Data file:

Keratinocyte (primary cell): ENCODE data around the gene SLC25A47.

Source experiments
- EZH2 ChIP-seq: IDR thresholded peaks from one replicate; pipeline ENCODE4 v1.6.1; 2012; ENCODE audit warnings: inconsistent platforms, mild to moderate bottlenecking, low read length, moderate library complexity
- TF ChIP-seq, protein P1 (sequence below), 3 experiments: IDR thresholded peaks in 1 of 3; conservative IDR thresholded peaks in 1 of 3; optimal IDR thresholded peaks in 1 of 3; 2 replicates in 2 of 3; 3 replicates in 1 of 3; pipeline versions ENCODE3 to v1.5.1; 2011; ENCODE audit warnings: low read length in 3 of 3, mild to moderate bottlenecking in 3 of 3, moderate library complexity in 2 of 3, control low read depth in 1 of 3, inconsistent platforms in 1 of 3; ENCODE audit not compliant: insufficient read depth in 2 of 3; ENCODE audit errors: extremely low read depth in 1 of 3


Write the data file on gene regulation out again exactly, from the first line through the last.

Keratinocyte (primary cell): ENCODE data around the gene SLC25A47.

Source experiments
- EZH2 ChIP-seq: IDR thresholded peaks from one replicate; pipeline ENCODE4 v1.6.1; 2012; ENCODE audit warnings: inconsistent platforms, mild to moderate bottlenecking, low read length, moderate library complexity
- TF ChIP-seq, protein P1 (sequence below), 3 experiments: IDR thresholded peaks in 1 of 3; conservative IDR thresholded peaks in 1 of 3; optimal IDR thresholded peaks in 1 of 3; 2 replicates in 2 of 3; 3 replicates in 1 of 3; pipeline versions ENCODE3 to v1.5.1; 2011; ENCODE audit warnings: low read length in 3 of 3, mild to moderate bottlenecking in 3 of 3, moderate library complexity in 2 of 3, control low read depth in 1 of 3, inconsistent platforms in 1 of 3; ENCODE audit not compliant: insufficient read depth in 2 of 3; ENCODE audit errors: extremely low read depth in 1 of 3